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AU - Soulsby, Chris

AU - Braun, Hannah

AU - Sprenger, Matthias

AU - Weiler, Markus

AU - Tetzlaff, Doerthe

N1 - We thank the European Research Council ERC (project GA 335910 VEWA) for funding the VeWa project and The Leverhulme Trust (project PLATO, RPG-2014-016) for funding.

PY - 2017/11/30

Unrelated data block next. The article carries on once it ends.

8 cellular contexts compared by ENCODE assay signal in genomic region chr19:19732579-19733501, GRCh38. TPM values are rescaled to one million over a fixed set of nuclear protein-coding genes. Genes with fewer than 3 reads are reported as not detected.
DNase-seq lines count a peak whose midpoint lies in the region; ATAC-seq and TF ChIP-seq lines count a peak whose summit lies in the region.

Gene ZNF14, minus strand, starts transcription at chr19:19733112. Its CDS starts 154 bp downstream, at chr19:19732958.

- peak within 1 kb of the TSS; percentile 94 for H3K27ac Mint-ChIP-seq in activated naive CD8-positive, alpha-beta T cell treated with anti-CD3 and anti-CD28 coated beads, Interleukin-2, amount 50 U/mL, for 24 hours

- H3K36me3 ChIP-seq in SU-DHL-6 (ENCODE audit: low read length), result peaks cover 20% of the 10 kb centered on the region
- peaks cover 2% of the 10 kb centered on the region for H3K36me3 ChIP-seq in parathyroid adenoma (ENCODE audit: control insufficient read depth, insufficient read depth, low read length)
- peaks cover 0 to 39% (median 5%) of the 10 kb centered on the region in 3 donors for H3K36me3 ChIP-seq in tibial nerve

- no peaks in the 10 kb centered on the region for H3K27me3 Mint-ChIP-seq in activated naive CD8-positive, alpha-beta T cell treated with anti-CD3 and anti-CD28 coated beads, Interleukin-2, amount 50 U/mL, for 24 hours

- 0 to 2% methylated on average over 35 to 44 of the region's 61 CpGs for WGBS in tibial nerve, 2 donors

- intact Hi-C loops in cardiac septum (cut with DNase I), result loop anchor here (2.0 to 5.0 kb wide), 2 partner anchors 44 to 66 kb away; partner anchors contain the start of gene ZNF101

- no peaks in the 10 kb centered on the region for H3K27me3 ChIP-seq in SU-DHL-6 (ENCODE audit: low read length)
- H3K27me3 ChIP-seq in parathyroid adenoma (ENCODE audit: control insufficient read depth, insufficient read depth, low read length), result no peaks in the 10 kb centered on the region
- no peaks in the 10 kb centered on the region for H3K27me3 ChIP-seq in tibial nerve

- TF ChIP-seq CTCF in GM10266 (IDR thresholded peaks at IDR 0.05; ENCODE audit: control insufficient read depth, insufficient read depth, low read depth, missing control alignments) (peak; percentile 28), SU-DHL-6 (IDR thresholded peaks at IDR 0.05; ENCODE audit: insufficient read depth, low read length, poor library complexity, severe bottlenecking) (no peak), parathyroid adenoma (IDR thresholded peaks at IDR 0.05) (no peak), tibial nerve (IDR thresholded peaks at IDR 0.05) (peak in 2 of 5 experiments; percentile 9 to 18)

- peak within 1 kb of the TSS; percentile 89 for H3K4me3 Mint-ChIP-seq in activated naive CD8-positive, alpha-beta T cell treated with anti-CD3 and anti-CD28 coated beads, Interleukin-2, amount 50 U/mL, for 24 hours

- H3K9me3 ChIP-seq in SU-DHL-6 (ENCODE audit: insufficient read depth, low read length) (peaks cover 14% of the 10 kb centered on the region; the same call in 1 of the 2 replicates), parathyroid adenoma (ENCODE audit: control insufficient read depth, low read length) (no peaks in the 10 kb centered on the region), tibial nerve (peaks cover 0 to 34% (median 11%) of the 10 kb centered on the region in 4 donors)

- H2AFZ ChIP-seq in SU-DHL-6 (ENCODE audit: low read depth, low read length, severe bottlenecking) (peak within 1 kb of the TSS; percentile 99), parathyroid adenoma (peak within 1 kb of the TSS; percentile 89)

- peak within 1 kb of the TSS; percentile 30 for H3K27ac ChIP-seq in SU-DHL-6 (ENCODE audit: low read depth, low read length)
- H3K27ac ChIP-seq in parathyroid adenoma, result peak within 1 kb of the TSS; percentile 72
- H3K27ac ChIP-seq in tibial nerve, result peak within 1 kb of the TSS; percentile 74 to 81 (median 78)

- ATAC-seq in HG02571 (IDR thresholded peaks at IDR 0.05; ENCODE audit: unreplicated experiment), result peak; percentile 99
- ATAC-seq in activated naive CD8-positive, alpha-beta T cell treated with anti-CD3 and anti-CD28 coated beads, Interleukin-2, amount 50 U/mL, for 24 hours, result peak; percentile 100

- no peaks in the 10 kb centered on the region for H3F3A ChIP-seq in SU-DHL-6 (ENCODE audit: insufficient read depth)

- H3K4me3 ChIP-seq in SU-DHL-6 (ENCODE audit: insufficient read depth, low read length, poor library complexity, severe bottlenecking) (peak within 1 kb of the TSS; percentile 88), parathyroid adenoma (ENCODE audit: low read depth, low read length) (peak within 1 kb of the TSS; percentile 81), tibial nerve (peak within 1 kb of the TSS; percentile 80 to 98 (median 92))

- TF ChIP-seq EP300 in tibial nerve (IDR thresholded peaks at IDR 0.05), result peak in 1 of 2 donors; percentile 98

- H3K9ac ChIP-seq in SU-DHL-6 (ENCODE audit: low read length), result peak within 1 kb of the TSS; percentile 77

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N2 - Over a four-month summer period, we monitored how forest (Pinus sylvestris) and heather moorland (Calluna spp. and Erica spp.) vegetation canopies altered the volume and isotopic composition of net precipitation (NP) in a southern boreal landscape in northern Scotland. During that summer period, interception (I) losses were relatively high, and higher under forests compared to moorland (46% of gross rainfall (GR) compared with 35%, respectively). Throughfall (TF) volumes exhibited marked spatial variability in forests, depending upon local canopy density, but were more evenly distributed under heather moorland. In the forest stands, stemflow (StF) was a relatively small canopy flow path accounting for only 0.9-1.6% of NP and only substantial in larger events. Overall, the isotopic composition of NP was not markedly affected by canopy interactions; temporal variation of stable water isotopes in TF closely corresponded to that of GR with differences of TF-GR being -0.52 ‰ for δ2 H and - 0.14 ‰ for δ18O for forests and 0.29 ‰ for δ2 H and -0.04 ‰ for δ18O for heather moorland. These differences were close to, or within, analytical precision of isotope determination, though the greater differences under forest were statistically significant. Evidence for evaporative fractionation was generally restricted to low rainfall volumes in low intensity events, though at times subtle effects of liquid-vapour moisture exchange and/or selective transmission though canopies were evident. Fractionation and other effects were more evident in StF but only marked in smaller events. The study confirmed earlier work that increased forest cover in the Scottish Highlands will likely cause an increase in interception and green water fluxes at the expenses of blue water fluxes to streams. However, the low energy, humid environment means that isotopic changes during such interactions will only have a minor overall effect on the isotopic composition of NP.